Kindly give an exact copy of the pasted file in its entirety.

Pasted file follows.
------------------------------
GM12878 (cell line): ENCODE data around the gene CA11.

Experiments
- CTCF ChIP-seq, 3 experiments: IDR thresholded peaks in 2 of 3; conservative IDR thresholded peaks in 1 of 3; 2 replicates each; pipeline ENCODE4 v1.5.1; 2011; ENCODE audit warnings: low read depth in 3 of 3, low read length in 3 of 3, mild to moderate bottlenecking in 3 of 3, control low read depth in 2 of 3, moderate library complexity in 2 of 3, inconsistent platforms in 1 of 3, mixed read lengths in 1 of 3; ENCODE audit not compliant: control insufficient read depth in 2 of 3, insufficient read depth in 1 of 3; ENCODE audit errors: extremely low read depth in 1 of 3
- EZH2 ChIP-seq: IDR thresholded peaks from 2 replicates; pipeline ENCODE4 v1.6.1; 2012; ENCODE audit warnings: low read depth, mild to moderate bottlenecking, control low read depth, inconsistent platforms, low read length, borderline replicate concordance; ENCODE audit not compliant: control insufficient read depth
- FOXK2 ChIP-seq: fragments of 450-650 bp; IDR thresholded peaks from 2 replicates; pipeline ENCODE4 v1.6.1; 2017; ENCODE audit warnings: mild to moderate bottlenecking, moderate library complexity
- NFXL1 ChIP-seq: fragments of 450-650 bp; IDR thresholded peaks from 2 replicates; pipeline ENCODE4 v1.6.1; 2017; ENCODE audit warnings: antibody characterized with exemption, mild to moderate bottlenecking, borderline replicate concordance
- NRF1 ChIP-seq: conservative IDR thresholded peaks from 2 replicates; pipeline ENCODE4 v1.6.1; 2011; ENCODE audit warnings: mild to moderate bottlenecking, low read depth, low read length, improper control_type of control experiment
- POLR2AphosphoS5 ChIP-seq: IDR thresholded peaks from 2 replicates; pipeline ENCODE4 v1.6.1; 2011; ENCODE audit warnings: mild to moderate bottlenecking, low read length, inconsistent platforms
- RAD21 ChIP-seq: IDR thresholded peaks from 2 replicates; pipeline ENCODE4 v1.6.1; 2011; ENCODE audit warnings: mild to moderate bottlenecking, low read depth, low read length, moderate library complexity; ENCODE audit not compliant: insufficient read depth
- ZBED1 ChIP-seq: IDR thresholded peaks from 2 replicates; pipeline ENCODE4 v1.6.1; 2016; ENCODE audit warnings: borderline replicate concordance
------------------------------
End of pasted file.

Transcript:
GM12878 (cell line): ENCODE data around the gene CA11.

Experiments
- CTCF ChIP-seq, 3 experiments: IDR thresholded peaks in 2 of 3; conservative IDR thresholded peaks in 1 of 3; 2 replicates each; pipeline ENCODE4 v1.5.1; 2011; ENCODE audit warnings: low read depth in 3 of 3, low read length in 3 of 3, mild to moderate bottlenecking in 3 of 3, control low read depth in 2 of 3, moderate library complexity in 2 of 3, inconsistent platforms in 1 of 3, mixed read lengths in 1 of 3; ENCODE audit not compliant: control insufficient read depth in 2 of 3, insufficient read depth in 1 of 3; ENCODE audit errors: extremely low read depth in 1 of 3
- EZH2 ChIP-seq: IDR thresholded peaks from 2 replicates; pipeline ENCODE4 v1.6.1; 2012; ENCODE audit warnings: low read depth, mild to moderate bottlenecking, control low read depth, inconsistent platforms, low read length, borderline replicate concordance; ENCODE audit not compliant: control insufficient read depth
- FOXK2 ChIP-seq: fragments of 450-650 bp; IDR thresholded peaks from 2 replicates; pipeline ENCODE4 v1.6.1; 2017; ENCODE audit warnings: mild to moderate bottlenecking, moderate library complexity
- NFXL1 ChIP-seq: fragments of 450-650 bp; IDR thresholded peaks from 2 replicates; pipeline ENCODE4 v1.6.1; 2017; ENCODE audit warnings: antibody characterized with exemption, mild to moderate bottlenecking, borderline replicate concordance
- NRF1 ChIP-seq: conservative IDR thresholded peaks from 2 replicates; pipeline ENCODE4 v1.6.1; 2011; ENCODE audit warnings: mild to moderate bottlenecking, low read depth, low read length, improper control_type of control experiment
- POLR2AphosphoS5 ChIP-seq: IDR thresholded peaks from 2 replicates; pipeline ENCODE4 v1.6.1; 2011; ENCODE audit warnings: mild to moderate bottlenecking, low read length, inconsistent platforms
- RAD21 ChIP-seq: IDR thresholded peaks from 2 replicates; pipeline ENCODE4 v1.6.1; 2011; ENCODE audit warnings: mild to moderate bottlenecking, low read depth, low read length, moderate library complexity; ENCODE audit not compliant: insufficient read depth
- ZBED1 ChIP-seq: IDR thresholded peaks from 2 replicates; pipeline ENCODE4 v1.6.1; 2016; ENCODE audit warnings: borderline replicate concordance